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INTRODUCTION:

Financial inclusion is improving around the world, but women are still missing out.

Roughly 35m women in Africa are excluded from financial services. 1 Without access to finance, women face difficulties in collecting and saving income, growing their businesses, and pulling their families out of poverty. As a result, women remain largely excluded from the formal economy.2,3

Investing in women’s economic participation not only has a profound development impact, it makes good business sense for companies and economies.

Banking on women is in the interest of banks. As Africa’s commercial banks grapple to differentiate themselves from mobile money and fintech providers, women represent an untapped customer base worth potentially billions of dollars. Banks should lead the charge in developing Africa’s women’s economy.

IFC has estimated that worldwide, a $300 billion gap in financing exists for formal, women-owned small businesses, and more than 70 percent of women-owned small and medium enterprises have inadequate or no access to financial services. 4

Furthermore, developing economies have 200 million more male than female cell phone owners. Without access to mobile technology, millions of women are further excluded from secure and convenient digital payment systems.5

When governments deposit social welfare payments directly into women’s digital bank accounts, for example, it empowers their decision-making at home. Research suggests that when women have more financial autonomy, spending in the home tends to be reprioritized, such as in the interest of children, and can also boost labor force participation among women.

The progress made in digital financial services has been heralded as one of the most important means to accelerate access to financial services for women.  In particular, in areas where a large proportion of women were previously unbanked, access to financial services has significantly benefited women, for example by enabling them to save and manage household expenditure and to improve food security, health care and the overall welfare of their families, thereby reducing poverty. 6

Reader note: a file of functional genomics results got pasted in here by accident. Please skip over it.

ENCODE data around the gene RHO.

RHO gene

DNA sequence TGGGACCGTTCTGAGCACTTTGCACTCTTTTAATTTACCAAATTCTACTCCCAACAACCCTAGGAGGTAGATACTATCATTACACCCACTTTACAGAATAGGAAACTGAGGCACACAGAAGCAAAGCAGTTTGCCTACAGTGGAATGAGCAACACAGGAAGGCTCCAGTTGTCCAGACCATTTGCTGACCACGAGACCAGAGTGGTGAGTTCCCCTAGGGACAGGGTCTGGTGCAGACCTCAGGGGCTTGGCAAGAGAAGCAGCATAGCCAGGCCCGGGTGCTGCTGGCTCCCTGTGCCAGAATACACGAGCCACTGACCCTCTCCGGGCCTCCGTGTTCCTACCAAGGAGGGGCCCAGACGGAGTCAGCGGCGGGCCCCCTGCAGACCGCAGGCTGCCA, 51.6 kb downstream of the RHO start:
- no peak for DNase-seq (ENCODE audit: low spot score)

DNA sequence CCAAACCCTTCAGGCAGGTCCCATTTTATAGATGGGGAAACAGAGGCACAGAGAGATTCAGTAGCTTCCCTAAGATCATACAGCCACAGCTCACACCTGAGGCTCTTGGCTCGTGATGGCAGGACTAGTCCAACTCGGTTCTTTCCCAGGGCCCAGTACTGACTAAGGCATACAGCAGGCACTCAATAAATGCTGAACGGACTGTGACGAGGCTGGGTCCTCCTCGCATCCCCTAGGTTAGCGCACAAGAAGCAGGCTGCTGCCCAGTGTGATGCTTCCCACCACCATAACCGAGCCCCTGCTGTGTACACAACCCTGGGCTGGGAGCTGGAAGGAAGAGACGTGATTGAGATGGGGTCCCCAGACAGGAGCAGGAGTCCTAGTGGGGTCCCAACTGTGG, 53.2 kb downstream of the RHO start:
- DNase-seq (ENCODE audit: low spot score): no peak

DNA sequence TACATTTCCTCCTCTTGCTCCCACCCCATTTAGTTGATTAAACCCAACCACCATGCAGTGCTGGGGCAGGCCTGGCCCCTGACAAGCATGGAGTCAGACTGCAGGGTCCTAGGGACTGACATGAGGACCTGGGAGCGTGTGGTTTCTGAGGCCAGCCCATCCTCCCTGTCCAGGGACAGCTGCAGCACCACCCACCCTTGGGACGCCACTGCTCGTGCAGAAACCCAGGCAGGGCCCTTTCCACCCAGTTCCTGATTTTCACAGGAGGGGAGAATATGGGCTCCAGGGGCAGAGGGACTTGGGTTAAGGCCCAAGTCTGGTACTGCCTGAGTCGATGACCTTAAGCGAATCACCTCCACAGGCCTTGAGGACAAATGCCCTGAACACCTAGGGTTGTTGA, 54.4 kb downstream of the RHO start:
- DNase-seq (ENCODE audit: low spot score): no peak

In contrast to male earnings, female controlled finances are more likely to be spent on household expenses, such as utilities and food, as well as on child welfare including school tuition and medical care. Financial security has in turn empowered women and given them a role in the decision-making process in their households. Numerous studies have demonstrated that access to bank accounts and payment services are key to addressing today’s pressing global issues of poverty, inequality and migration and have a measurable impact on the reduction of poverty levels and promoting higher economic growth at a macro level7

Our 5th Series in the Crisis Management Conversation WebForum will focus on the theme: "Women Bankers for Women Entrepreneurs: A post 2020 strategy for success".

Our Panel of speakers will discuss among others:

1.    The different ways to boost financial inclusion in Africa: Increasing women’s formal financial inclusion will yield knock-on effects for African economies.

2.    How African banks can tailor banking services and products to women in order to address their specific needs.

3.    How banks need to conduct more gender-segmented market research in order to design products that meet women’s needs.

4.    The role of governments in offering financial literacy training and upscaling digital literacy levels among women.

5.    The adoption of collateral registries, which accept a broader class of assets as security including tangibles (inventory, livestock, vehicles and machinery) and intangibleS (intellectual property, stock, deposit accounts): This can help women access credit as they are more likely to own moveable assets.

6.    Adoption of mobile money services in Africa, and how they meet women’s unique financial needs.

Sources:1IFC, 2,3Quartz, IFC,Financial Times, 6,7 torontocentre.org